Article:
“We are fully supportive of Israel’s right to defend itself” stated President Obama last Sunday during the ongoing Israeli bombardment of Gaza. When he made the comment, Israel’s offensive had claimed the lives of 64 Palestinians and injured at least 560, the majority of whom were civilians. Hamas rockets had claimed the lives of three Israeli civilians.

Regardless of your position on the wider political conflict, framing those lopsided statistics as self-defence strains the very definition of the term. Indeed even Israel’s interior minister struggled to maintain the line of self-defence, commenting that “the goal of the operation is to send Gaza back to the Middle Ages.”

Israel’s recently completed, US co-funded Iron Dome defence system has a 90% success rate in shooting down missiles launched from Gaza into Israel. With a line of defence this effective, it becomes even more difficult to justify an offensive of this scale.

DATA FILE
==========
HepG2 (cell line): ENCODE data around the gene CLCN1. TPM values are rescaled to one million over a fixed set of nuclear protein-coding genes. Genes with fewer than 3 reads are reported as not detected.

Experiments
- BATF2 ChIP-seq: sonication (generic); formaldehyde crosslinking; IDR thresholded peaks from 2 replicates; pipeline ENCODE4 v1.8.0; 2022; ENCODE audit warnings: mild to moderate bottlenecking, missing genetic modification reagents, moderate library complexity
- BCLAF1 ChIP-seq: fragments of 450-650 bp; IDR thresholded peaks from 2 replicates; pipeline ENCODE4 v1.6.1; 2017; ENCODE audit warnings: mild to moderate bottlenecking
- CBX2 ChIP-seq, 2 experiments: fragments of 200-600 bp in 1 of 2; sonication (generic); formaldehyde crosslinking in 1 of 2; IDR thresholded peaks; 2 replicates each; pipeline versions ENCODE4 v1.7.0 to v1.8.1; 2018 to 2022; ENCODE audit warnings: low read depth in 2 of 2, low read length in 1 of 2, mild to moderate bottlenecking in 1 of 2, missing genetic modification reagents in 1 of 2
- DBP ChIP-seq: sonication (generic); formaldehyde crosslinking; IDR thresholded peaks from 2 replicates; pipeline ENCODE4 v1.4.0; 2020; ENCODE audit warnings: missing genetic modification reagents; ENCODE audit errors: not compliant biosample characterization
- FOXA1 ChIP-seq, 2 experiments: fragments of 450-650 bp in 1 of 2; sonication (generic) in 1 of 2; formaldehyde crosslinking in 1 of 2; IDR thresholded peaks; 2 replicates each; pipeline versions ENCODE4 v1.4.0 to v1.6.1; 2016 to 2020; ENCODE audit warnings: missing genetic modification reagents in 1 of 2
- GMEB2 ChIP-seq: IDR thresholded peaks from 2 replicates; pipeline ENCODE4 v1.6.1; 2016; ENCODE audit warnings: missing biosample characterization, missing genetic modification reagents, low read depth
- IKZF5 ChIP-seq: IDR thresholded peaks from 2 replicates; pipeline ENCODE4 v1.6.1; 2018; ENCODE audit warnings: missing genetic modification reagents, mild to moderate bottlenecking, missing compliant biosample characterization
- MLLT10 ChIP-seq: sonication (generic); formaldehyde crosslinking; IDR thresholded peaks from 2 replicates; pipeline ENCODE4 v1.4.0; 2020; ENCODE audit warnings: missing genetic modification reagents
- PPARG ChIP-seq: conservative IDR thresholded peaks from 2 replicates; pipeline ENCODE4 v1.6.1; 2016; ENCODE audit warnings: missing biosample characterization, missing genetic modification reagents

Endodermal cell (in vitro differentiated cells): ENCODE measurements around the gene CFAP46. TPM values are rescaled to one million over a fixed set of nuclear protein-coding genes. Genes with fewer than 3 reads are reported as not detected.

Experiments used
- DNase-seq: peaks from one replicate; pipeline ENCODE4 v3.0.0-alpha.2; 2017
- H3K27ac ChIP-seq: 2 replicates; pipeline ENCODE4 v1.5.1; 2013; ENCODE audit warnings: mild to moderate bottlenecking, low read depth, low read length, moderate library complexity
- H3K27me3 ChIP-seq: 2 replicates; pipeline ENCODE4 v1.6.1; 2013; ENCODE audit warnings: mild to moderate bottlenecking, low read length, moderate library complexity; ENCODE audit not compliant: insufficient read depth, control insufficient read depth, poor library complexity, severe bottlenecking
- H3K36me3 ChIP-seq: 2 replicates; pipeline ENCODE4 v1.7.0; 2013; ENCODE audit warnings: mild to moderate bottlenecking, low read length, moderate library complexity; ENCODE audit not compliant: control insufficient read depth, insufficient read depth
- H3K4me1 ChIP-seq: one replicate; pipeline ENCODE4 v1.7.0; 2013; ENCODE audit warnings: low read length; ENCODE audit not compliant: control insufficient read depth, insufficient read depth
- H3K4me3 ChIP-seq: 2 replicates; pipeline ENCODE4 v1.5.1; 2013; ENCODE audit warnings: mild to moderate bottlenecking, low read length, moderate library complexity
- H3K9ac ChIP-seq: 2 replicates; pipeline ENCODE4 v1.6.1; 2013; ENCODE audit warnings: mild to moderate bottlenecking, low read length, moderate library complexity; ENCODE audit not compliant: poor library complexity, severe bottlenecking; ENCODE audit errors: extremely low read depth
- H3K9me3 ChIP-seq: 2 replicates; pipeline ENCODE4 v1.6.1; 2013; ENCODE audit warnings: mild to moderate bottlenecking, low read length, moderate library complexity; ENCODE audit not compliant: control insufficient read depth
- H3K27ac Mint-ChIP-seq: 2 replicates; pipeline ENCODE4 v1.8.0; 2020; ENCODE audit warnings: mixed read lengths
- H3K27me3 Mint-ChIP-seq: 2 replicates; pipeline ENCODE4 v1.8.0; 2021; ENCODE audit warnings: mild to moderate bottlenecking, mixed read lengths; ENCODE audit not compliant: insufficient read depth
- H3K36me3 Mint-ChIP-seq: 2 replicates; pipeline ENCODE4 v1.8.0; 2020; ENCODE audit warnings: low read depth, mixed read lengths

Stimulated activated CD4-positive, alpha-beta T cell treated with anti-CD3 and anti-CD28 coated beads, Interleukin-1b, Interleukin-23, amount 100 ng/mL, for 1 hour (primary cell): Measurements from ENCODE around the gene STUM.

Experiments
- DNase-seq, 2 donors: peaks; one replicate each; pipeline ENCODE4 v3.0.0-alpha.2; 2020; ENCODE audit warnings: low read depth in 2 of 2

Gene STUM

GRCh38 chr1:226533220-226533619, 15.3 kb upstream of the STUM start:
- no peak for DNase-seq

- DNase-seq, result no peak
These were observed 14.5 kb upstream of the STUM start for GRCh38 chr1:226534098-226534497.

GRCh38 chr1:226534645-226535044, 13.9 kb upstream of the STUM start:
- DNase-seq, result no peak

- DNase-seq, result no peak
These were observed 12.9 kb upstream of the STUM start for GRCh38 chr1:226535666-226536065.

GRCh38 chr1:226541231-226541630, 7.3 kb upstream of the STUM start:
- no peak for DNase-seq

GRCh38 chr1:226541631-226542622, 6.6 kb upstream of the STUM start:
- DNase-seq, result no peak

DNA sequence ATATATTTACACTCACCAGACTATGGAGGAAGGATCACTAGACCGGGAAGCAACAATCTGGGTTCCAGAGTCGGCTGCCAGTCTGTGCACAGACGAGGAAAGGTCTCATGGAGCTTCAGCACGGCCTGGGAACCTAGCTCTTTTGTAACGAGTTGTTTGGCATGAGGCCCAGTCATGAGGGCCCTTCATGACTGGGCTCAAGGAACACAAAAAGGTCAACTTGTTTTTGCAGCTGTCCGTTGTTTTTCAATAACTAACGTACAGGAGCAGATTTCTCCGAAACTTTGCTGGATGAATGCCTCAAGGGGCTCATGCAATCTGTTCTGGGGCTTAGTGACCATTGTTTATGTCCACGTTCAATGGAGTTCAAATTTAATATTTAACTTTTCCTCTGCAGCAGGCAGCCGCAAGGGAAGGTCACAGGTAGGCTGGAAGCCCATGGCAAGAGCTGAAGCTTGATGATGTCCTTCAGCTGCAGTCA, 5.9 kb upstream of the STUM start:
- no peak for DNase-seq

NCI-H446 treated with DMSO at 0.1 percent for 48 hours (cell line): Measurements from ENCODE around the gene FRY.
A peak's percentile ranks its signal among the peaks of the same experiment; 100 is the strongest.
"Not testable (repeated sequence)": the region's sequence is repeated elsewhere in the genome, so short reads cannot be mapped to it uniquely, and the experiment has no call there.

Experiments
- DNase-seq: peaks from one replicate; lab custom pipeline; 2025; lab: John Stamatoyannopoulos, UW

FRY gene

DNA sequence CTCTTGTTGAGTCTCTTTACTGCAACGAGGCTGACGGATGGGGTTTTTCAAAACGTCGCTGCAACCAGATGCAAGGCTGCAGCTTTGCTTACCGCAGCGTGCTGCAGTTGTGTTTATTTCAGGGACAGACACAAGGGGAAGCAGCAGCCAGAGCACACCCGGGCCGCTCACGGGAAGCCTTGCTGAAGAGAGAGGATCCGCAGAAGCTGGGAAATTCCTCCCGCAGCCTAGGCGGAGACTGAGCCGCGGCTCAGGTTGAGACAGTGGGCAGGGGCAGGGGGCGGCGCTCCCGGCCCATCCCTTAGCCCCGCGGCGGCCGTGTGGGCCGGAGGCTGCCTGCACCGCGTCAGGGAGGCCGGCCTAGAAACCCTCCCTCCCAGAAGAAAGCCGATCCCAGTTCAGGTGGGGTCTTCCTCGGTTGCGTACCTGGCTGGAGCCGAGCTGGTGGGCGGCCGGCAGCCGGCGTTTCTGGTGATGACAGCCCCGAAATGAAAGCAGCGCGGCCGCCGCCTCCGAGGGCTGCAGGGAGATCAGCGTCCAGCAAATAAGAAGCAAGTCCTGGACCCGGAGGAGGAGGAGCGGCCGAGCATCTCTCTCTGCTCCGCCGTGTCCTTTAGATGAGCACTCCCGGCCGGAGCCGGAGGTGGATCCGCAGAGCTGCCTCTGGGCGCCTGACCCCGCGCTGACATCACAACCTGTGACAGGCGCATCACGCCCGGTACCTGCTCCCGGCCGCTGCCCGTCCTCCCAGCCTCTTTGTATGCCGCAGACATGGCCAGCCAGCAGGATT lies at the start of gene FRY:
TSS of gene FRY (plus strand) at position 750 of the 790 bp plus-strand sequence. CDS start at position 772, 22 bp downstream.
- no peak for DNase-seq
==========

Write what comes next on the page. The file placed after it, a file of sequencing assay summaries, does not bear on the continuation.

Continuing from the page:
While the Iron Dome protects Israel from physical attacks, an Irony Dome seemingly protects them from the blights of criticism and self-awareness. A political discourse that refuses to recognise Palestine as a state, and a mainstream media that uses the words “Hamas” and “Gaza” interchangeably, form the backbone of this defence system.

Indeed, Obama continued his aforementioned speech with the statement: “There is no country on earth that would tolerate missiles raining down on its citizens,” evidently not recognising Palestine as one. Similarly while Palestinian civilians died over the weekend, Israel’s tourism minister lamented a “heavy price on the tourism industry”.

Coming just after the US elections and two months before Israelis vote in early elections, the convenient timing of the offensive also stretches the party-line of self-defence. It handily shifts the political agenda away from the domestic issues that opposition leader Shelly Yachimovich has been focusing on and combats the growing image of the Likud party as an impotent force against Hamas.

Furthermore Ehud Olmert, the previous Israeli prime minister, was expected to announce his return to politics on the same day that the strike commenced. He launched Operation Cast Lead four years ago and would undoubtedly be seen as the candidate taking the hardest line against Hamas.

It’s both ignorant and offensive to label Israel’s treatment of Gaza “self-defence”. Only a significant shift away from the binary discourse around this conflict presents any hope of a peaceful outcome. Unfortunately, as Israeli ground troops begin mobilise, that outcome is nowhere in sight.